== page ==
Revenge is also a tale of two marriages—that of Blumenfeld's parents, whom you describe so well, and also of her own. At first, Blumenfeld's parents, David and Norma, seem like unlikely subjects for a revenge drama: They're too kind and well-meaning to carry on a war of attrition. But eventually it dawns on you that Blumenfeld is showing us a quieter and more attenuated version of the payback dramas she's been recounting. David is much too gentle a person to ever take revenge on Norma for leaving him; but even though he's happily remarried to his twinsie, he still expresses bewilderment and regret that his first marriage ended at all. Norma seems equally clawless, until we learn of her coldness to him at the end of their marriage; not only did she quickly get off the phone when she learned he'd been shot, but she jumped back into a hot tub in Hawaii with her then boyfriend and now second husband, Bernie. David is more wounded by Norma's indifference to the shooting than by the shooting itself. Late in the book, Norma explains that these actions were revenge for what she saw as—well, it's not entirely clear, but it has something to do with David's suppression of her ambition and his efforts to make her more religious. And she was also getting revenge at him for failing to avenge himself: David, a rabbi, saw his relationship with one congregation destroyed by a bitter synagogue rival; Norma wanted him to fight, but David folded and walked away.
Blumenfeld's message is clear: Unless we're careful, marriages (and divorces) are constantly in danger of becoming their own avengement dramas. And even as Blumenfeld is officiating over her own parents' reconciliation commission, she's also working on a new marriage of her own. She and her husband, Baruch, are in Israel for their honeymoon year, just as her parents were years before, and Blumenfeld is worried about the outcome of their own union. The problem isn't that they're taking revenge on each other; it's that they have entirely different worldviews, and their respective ideas of justice don't sync. Baruch, who's a prosecutor, keeps getting called back to a trial in the United States. (He's trying to nail Don King, of all people.) The proceedings and the verdict allow Blumenfeld to contrast the U.S. judicial system with other, more exotic instruments of retribution. Baruch loves, espouses, epitomizes the dispassion of the court system: Just as his father, an Orthodox rabbi and Talmud professor, puts faith in an older system of law, the son has organized his life around the newer system. Whereas Blumenfeld, as we already know, adheres to a more emotional, improvised justice. This difference drives the two newlyweds apart; Baruch's not around much, but when he is, the two are distant and grumpy with each other.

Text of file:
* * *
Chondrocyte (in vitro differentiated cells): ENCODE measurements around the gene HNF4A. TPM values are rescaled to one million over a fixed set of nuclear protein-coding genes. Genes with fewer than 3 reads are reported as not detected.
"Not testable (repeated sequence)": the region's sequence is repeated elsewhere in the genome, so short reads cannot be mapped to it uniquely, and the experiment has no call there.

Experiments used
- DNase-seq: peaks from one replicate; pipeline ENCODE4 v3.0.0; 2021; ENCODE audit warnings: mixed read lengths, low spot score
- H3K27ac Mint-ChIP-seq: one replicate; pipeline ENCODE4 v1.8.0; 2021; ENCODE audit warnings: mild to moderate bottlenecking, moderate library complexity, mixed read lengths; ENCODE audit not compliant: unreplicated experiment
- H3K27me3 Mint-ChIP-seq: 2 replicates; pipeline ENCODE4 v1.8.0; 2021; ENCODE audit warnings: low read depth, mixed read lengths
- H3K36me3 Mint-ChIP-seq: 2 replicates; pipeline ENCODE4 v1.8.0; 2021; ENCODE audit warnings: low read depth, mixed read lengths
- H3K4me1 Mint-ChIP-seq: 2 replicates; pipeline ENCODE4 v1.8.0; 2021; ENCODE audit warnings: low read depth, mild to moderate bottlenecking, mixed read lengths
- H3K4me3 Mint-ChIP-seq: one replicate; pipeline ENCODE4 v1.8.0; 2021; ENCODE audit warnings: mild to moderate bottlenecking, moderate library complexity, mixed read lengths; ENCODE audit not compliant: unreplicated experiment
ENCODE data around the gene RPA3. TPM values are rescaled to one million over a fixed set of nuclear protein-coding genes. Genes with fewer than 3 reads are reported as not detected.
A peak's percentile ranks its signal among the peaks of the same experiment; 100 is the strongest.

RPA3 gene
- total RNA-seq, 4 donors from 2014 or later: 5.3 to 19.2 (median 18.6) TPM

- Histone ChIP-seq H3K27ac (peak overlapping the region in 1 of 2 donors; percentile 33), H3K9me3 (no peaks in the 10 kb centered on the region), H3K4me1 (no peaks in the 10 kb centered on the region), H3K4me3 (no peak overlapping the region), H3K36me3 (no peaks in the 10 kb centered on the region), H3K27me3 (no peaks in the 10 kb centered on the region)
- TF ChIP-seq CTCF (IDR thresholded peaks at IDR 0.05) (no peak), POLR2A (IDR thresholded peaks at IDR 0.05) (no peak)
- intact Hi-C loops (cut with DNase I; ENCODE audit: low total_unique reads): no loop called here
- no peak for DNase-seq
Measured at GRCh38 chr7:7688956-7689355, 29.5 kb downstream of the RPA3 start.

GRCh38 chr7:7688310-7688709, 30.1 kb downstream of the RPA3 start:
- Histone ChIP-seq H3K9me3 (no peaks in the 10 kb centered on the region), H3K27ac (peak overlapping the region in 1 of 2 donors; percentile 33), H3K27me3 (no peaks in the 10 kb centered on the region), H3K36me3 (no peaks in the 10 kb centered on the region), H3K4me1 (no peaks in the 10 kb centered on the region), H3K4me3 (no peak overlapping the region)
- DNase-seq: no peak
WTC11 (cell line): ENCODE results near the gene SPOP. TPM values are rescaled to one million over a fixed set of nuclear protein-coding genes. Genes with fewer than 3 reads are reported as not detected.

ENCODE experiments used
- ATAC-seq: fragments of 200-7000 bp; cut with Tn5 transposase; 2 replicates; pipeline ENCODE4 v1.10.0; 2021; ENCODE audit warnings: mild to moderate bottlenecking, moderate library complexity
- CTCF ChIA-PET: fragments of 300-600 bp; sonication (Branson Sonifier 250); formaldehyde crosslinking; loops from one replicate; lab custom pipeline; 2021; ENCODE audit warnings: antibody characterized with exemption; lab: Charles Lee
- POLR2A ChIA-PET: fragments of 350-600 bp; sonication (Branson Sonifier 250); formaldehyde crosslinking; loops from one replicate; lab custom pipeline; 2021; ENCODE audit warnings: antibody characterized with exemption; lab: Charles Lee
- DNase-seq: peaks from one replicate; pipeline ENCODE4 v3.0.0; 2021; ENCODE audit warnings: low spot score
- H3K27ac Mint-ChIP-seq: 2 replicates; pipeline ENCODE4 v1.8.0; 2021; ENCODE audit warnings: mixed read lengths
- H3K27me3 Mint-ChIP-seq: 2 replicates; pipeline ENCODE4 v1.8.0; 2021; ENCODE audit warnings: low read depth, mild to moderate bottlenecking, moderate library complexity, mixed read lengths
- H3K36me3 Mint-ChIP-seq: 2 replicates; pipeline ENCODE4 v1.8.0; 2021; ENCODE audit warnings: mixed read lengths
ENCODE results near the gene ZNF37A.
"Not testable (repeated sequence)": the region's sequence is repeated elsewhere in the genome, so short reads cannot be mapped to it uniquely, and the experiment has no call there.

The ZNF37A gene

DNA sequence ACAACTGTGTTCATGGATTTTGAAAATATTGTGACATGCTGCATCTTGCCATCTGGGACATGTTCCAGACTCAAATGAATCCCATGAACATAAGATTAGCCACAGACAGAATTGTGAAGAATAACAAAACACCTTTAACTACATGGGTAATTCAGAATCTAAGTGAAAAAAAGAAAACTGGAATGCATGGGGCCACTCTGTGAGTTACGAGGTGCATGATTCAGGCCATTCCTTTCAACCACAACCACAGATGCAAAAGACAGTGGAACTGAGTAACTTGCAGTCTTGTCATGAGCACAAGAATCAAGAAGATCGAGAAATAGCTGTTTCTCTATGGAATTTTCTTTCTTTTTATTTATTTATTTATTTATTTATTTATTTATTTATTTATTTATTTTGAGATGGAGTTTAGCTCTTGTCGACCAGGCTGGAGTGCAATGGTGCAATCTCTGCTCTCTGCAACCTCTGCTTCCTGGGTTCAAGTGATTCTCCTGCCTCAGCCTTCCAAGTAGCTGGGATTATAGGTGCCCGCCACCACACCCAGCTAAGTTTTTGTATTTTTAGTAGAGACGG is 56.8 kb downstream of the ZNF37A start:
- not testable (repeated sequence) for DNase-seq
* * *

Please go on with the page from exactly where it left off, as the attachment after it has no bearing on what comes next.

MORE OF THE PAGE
Anyway, as for the discussion of the two marriages, I can never decide if this kind of airing of familial conflict in print is brave or just weirdly exhibitionist. I often suspect it of being part of a larger revenge drama of its own, if you know what I mean—publishing a tell-all book is certainly one dramatic way to up the ante in a family feud—and I usually wish I could hear the other family members testify for themselves. But this is the one-in-a-million case where a tell-all could actually ameliorate a family conflict instead of deepening it.
Besides, it's not as if Blumenfeld paints full portraits of her family members. When Blumenfeld's brother makes a brief appearance in the book, we're immediately told that he's a mild-mannered type, allergic to confrontation, let alone revenge. Like the other family members, he's described almost purely in terms of his attitude toward vengeance. As a result, the Blumenfelds and Co. seem a little flat, like figures in a diorama, carefully placed to create the author's overall effect. They lack the animation and messiness of real life, and as a result, the book felt a little diagrammed, a little schematic, to me.
But we all play roles in our writing—for example, in this exchange, I've played the grouch. That said, I truly enjoyed reading this book, and I truly enjoyed discussing it with you.
Jodi Kantor is Slate's New York editor.